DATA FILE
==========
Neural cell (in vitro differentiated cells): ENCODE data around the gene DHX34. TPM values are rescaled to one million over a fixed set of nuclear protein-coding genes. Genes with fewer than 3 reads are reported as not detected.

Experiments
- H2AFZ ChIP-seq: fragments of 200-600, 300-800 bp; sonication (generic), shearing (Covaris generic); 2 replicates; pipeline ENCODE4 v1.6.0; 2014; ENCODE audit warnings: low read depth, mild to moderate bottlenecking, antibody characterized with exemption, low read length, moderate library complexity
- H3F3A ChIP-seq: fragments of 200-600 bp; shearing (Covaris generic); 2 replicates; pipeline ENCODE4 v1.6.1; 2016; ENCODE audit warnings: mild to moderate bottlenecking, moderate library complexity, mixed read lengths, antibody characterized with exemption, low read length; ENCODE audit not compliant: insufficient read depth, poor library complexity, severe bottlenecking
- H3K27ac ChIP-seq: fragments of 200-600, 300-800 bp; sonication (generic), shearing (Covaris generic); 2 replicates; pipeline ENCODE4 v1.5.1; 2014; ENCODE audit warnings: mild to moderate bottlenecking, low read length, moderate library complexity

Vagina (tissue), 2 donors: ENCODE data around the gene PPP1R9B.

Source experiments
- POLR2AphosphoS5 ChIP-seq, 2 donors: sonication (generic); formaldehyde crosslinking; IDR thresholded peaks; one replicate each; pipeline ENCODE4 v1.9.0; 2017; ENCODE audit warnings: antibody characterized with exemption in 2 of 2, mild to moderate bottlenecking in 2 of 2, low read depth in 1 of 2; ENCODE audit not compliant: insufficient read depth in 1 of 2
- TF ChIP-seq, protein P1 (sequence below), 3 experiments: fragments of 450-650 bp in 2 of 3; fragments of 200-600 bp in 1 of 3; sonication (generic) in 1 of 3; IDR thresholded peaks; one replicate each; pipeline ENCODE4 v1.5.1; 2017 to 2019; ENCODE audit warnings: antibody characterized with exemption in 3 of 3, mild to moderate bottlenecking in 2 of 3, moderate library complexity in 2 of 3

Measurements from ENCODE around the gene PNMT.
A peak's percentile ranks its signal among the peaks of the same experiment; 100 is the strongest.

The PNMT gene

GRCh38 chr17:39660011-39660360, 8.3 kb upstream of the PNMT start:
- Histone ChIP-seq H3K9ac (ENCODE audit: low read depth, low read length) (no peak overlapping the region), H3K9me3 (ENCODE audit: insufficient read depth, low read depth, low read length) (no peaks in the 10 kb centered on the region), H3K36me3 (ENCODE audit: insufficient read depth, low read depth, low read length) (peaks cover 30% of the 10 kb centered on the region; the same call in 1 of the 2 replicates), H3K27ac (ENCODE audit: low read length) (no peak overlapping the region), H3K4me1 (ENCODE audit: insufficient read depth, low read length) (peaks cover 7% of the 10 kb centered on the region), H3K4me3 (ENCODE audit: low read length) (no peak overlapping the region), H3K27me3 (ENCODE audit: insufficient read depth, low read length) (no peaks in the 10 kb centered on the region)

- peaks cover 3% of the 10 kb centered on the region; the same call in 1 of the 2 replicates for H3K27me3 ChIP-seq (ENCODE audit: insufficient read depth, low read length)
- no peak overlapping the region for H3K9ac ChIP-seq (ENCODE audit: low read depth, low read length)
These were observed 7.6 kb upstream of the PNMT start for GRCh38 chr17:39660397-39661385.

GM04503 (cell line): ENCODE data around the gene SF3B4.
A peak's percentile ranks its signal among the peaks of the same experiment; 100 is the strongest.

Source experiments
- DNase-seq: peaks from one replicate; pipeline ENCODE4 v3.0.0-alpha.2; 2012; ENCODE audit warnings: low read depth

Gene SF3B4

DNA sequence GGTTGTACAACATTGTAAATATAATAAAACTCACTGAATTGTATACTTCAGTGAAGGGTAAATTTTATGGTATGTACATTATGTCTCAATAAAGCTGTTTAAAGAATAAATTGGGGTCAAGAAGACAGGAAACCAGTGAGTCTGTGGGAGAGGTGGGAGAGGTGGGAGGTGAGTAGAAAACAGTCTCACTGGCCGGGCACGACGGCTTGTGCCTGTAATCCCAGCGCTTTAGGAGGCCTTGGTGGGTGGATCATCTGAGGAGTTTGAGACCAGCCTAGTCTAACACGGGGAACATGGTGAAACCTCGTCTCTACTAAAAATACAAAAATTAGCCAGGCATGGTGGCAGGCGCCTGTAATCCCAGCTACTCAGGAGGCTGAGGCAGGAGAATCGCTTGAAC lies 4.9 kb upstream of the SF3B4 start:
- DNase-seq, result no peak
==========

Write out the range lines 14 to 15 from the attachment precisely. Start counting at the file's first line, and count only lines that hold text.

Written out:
- Histone ChIP-seq H3K9ac (ENCODE audit: low read depth, low read length) (no peak overlapping the region), H3K9me3 (ENCODE audit: insufficient read depth, low read depth, low read length) (no peaks in the 10 kb centered on the region), H3K36me3 (ENCODE audit: insufficient read depth, low read depth, low read length) (peaks cover 30% of the 10 kb centered on the region; the same call in 1 of the 2 replicates), H3K27ac (ENCODE audit: low read length) (no peak overlapping the region), H3K4me1 (ENCODE audit: insufficient read depth, low read length) (peaks cover 7% of the 10 kb centered on the region), H3K4me3 (ENCODE audit: low read length) (no peak overlapping the region), H3K27me3 (ENCODE audit: insufficient read depth, low read length) (no peaks in the 10 kb centered on the region)

- peaks cover 3% of the 10 kb centered on the region; the same call in 1 of the 2 replicates for H3K27me3 ChIP-seq (ENCODE audit: insufficient read depth, low read length)